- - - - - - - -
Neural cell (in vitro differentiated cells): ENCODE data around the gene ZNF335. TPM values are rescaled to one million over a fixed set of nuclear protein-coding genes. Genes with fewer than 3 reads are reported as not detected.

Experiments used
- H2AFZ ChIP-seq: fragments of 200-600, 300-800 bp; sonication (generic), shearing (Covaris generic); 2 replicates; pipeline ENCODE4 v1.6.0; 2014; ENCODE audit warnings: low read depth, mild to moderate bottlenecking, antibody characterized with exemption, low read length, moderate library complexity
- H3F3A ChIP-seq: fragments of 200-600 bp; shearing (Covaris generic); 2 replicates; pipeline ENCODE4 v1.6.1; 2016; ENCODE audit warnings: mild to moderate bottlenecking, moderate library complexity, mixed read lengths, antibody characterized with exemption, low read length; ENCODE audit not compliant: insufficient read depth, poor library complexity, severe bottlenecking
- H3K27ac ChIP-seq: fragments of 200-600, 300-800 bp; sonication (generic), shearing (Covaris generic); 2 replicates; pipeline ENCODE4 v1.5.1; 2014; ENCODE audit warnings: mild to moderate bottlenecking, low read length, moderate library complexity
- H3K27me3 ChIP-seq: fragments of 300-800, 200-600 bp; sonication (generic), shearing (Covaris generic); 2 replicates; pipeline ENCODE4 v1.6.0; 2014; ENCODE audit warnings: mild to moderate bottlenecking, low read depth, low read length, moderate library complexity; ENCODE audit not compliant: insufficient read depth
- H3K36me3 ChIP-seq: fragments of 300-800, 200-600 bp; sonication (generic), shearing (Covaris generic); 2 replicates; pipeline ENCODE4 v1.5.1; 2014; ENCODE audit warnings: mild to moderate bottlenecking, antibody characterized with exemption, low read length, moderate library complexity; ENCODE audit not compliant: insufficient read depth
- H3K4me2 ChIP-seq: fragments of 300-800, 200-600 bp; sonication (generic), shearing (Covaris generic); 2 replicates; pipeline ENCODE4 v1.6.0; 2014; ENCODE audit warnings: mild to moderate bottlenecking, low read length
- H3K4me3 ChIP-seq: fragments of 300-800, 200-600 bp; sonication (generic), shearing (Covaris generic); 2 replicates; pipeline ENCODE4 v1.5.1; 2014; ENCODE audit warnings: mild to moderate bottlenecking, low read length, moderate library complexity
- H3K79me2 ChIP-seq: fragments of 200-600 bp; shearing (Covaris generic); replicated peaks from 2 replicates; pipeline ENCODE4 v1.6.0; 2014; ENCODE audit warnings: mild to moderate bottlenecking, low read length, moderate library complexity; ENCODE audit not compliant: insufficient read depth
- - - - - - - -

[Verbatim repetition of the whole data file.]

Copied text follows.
Neural cell (in vitro differentiated cells): ENCODE data around the gene ZNF335. TPM values are rescaled to one million over a fixed set of nuclear protein-coding genes. Genes with fewer than 3 reads are reported as not detected.

Experiments used
- H2AFZ ChIP-seq: fragments of 200-600, 300-800 bp; sonication (generic), shearing (Covaris generic); 2 replicates; pipeline ENCODE4 v1.6.0; 2014; ENCODE audit warnings: low read depth, mild to moderate bottlenecking, antibody characterized with exemption, low read length, moderate library complexity
- H3F3A ChIP-seq: fragments of 200-600 bp; shearing (Covaris generic); 2 replicates; pipeline ENCODE4 v1.6.1; 2016; ENCODE audit warnings: mild to moderate bottlenecking, moderate library complexity, mixed read lengths, antibody characterized with exemption, low read length; ENCODE audit not compliant: insufficient read depth, poor library complexity, severe bottlenecking
- H3K27ac ChIP-seq: fragments of 200-600, 300-800 bp; sonication (generic), shearing (Covaris generic); 2 replicates; pipeline ENCODE4 v1.5.1; 2014; ENCODE audit warnings: mild to moderate bottlenecking, low read length, moderate library complexity
- H3K27me3 ChIP-seq: fragments of 300-800, 200-600 bp; sonication (generic), shearing (Covaris generic); 2 replicates; pipeline ENCODE4 v1.6.0; 2014; ENCODE audit warnings: mild to moderate bottlenecking, low read depth, low read length, moderate library complexity; ENCODE audit not compliant: insufficient read depth
- H3K36me3 ChIP-seq: fragments of 300-800, 200-600 bp; sonication (generic), shearing (Covaris generic); 2 replicates; pipeline ENCODE4 v1.5.1; 2014; ENCODE audit warnings: mild to moderate bottlenecking, antibody characterized with exemption, low read length, moderate library complexity; ENCODE audit not compliant: insufficient read depth
- H3K4me2 ChIP-seq: fragments of 300-800, 200-600 bp; sonication (generic), shearing (Covaris generic); 2 replicates; pipeline ENCODE4 v1.6.0; 2014; ENCODE audit warnings: mild to moderate bottlenecking, low read length
- H3K4me3 ChIP-seq: fragments of 300-800, 200-600 bp; sonication (generic), shearing (Covaris generic); 2 replicates; pipeline ENCODE4 v1.5.1; 2014; ENCODE audit warnings: mild to moderate bottlenecking, low read length, moderate library complexity
- H3K79me2 ChIP-seq: fragments of 200-600 bp; shearing (Covaris generic); replicated peaks from 2 replicates; pipeline ENCODE4 v1.6.0; 2014; ENCODE audit warnings: mild to moderate bottlenecking, low read length, moderate library complexity; ENCODE audit not compliant: insufficient read depth